Type-Moon nowadays is most well-known for the ever-expanding Fate franchise, especially with Fate/Grand Order with its large variety of mythological heroes and Saber waifus. But with this success, I thought it’d be interesting to look over a series from the non-Fate area of Type-Moon. The dark tale of vampires, family secrets, and the moon, Tsukihime, the story of the vampire princess, here’s our retrospective.
Tsukihime (Moon Princess) was a 2000 visual novel written by Kinoko Nasu and drawn by Takashi Takeuchi, who would go on the write Fate/Stay Night. For a doujin circle consisting of mainly two people, sold at Comiket (a large Japanese convention where fans and upstarts can sell their work) it was their first breakout hit. While their previous light novel Kara No Kyoukai would kick start the group’s shared universe, Tsukihime would be the success that would propel Type-Moon above other contemporaries of the time. While most visual novels consisted of hentai dating sims, Tsukihime (while still being a hentai dating sim) made ground with its heavy emphasis on a dark, horror-oriented plot and character development that took itself more seriously.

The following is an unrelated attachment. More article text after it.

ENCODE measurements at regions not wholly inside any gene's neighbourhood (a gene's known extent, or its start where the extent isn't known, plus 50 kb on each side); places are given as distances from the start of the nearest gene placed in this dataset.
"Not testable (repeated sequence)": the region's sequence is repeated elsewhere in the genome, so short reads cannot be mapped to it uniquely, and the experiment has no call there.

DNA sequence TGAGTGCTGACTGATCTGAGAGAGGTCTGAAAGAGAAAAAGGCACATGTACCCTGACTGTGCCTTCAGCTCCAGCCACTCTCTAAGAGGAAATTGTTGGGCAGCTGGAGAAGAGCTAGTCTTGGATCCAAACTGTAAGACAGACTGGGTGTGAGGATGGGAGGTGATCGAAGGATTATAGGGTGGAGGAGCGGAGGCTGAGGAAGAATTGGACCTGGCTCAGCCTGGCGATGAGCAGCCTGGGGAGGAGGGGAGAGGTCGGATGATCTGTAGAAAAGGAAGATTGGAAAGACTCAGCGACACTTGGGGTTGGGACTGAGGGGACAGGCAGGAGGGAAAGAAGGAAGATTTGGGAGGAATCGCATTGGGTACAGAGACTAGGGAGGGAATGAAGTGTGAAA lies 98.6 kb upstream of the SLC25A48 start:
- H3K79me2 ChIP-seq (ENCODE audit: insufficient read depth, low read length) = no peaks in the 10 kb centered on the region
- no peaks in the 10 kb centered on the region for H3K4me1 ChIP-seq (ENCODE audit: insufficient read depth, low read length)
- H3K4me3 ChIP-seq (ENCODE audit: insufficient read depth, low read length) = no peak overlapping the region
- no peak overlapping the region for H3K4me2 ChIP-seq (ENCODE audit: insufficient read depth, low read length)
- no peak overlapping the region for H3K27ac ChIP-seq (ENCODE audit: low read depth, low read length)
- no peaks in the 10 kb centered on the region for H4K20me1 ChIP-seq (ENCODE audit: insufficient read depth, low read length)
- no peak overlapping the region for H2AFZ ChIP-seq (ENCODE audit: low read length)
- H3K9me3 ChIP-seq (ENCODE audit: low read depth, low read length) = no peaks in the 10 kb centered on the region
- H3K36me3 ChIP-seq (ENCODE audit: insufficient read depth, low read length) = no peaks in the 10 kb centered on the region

Tsukihime would spawn an anime, manga, a semi-sequel, and a fighting game being the company’s flagship series for the majority of the 2000s. By the 2010s however, Fate has cleanly taken over as Type Moon’s heavy hitter and Tsukihime remained dormant except for a remake that was first announced in 2008, promising to revitalize the franchise.
Said remake finally came this August. Over ten years after the announcement. And only in Japan. Regardless, with the remake finally out, and the fighting game spin-off getting another entry later this month, I thought this would be an apt time to give a quick retrospective of the Tsukihime series. This is a quick guide to explain the various parts of the franchise and why especially if you’re a fan of other Type-Moon’s other series, it’s worth your time to get invested in.
Tsukihime (2001) – The Plot